But Mr. Honky knows more than anyone about everything! He has demographics and spreadsheets about What It’s Like To Be You.
I can’t tell you how many times Mr. Honky has patiently explained to me how my interpretation of my own life is incorrect, and no one had ever actually been sexist toward me – I was just being all negative and defensive when I imagined that. In truth, the men I thought were being sexist? Probably loved me and admired me, and just didn’t know how to express it! Thanks, Mr. Honky, that makes it all better. And you know what? Those stubs where your legs used to be? I didn’t really just chop them off with a meat cleaver. You’re just looking at life through a fog of defensiveness, like you boys tend to do. I hope you’ll feel better now you realize you were just imagining that I maimed you. Here, take this mop and clean up that blood you got on the floor – it’s kind of disgusting.
When you practice it, when you turn down a meeting about any black project, you’re practicing racism. But you’ll take some stupid black project, and you’re practicing racism, because it fits your stereotype of what we are as a people. But anything that shows us as human, oh, my God: ‘No, this doesn’t ring true to me.’”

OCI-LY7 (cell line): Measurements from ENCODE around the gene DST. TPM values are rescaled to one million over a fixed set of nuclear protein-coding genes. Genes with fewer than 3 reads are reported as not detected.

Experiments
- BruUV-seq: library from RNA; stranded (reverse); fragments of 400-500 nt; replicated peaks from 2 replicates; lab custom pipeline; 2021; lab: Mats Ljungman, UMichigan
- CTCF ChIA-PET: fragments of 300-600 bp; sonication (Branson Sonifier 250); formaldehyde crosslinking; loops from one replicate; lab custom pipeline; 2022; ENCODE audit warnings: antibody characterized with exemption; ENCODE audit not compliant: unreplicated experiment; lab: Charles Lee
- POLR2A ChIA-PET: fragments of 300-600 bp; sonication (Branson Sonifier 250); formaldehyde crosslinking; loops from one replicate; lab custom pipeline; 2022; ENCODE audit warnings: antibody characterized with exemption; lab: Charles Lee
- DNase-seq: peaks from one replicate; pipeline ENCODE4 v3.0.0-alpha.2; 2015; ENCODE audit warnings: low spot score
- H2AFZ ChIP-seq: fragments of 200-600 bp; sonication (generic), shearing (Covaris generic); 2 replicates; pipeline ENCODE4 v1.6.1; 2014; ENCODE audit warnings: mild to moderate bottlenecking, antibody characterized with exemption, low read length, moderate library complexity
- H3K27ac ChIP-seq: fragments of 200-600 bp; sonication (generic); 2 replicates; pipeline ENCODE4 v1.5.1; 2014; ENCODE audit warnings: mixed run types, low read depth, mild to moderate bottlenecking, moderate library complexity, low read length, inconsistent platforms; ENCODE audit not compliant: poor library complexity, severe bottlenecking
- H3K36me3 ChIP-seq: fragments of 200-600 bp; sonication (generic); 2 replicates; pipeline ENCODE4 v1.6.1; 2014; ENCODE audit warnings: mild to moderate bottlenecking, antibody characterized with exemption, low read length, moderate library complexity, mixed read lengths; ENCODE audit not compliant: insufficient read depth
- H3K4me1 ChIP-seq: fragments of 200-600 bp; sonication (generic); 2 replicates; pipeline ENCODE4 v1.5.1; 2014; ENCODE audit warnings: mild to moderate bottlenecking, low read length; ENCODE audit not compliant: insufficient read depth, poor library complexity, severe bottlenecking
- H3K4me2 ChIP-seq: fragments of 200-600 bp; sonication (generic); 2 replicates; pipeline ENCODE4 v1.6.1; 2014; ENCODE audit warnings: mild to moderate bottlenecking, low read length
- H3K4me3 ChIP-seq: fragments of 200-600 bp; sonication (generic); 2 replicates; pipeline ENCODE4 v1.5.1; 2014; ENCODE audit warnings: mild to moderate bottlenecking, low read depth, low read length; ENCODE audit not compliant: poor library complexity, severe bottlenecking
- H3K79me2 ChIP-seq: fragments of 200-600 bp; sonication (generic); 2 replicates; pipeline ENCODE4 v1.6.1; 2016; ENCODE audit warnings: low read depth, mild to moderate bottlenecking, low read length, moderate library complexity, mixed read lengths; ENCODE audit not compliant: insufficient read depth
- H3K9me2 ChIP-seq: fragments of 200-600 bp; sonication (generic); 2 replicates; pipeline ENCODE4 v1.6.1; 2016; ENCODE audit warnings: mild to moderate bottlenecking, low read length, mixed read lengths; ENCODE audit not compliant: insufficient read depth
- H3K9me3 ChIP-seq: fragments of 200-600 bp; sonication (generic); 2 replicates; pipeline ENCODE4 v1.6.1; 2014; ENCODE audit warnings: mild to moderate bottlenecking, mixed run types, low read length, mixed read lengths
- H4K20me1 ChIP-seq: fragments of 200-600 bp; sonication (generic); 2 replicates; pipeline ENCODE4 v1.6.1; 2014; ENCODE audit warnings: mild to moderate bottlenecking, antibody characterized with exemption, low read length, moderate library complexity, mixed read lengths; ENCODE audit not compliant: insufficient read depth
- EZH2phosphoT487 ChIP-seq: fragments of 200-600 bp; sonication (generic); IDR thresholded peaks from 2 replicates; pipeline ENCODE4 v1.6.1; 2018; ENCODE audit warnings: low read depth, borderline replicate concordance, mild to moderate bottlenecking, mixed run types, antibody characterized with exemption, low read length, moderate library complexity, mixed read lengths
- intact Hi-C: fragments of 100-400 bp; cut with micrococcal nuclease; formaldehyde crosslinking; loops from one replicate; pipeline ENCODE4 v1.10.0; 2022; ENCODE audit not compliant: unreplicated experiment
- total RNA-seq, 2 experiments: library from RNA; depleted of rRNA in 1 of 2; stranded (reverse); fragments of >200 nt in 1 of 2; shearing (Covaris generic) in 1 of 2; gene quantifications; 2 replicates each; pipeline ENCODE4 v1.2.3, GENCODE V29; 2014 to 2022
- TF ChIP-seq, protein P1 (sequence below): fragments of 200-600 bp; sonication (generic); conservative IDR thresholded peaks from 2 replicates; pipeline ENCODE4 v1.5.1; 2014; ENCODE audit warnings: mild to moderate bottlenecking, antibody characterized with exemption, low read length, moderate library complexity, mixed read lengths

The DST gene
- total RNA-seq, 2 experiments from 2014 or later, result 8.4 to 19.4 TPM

This is very like a story an African-American woman once recounted to Gategrrl and me: she had pitched a semi-autobiographical story to an exec, but he didn’t think that sort of thing happened to real people. Because only people he relates to are “real.”
“An African-American executive was interested in doing a project with an African-American writer and an African-American director. She mentioned the project to her boss. She and her boss proceeded to get on a conference call with the African-American director’s agent. The agent answered the phone with such zest, she began talking prior to letting the agent know that there was somebody else on the phone, and proceeded to talk about a high-profile project at the studio, and then he went into mentioning the African-American project and said, ‘We’re not even worried about n—– films.’ Shortly thereafter, the African-American executive resigned. There’s so much racism going on that we’re just used to it. It’s hard to pick out a moment when you’re not discriminated against.”
Had to include that one just in case we still have some Marcia Clarks floating around going, “Like, gosh, wow, I didn’t think people were racist anymore! I’ve never heard that word in my life!”
There is a ton more to read in that article – I’ve only highlighted a few tales.
I’d love to hear your thoughts. Was it worse than you expected? About what you expected? Did you find the “Gosh, I don’t think things are bad at all, must just be women don’t like directing” stories that I did not quote here sensible and well-informed, or did you dismiss them as privileged ignorance like I did?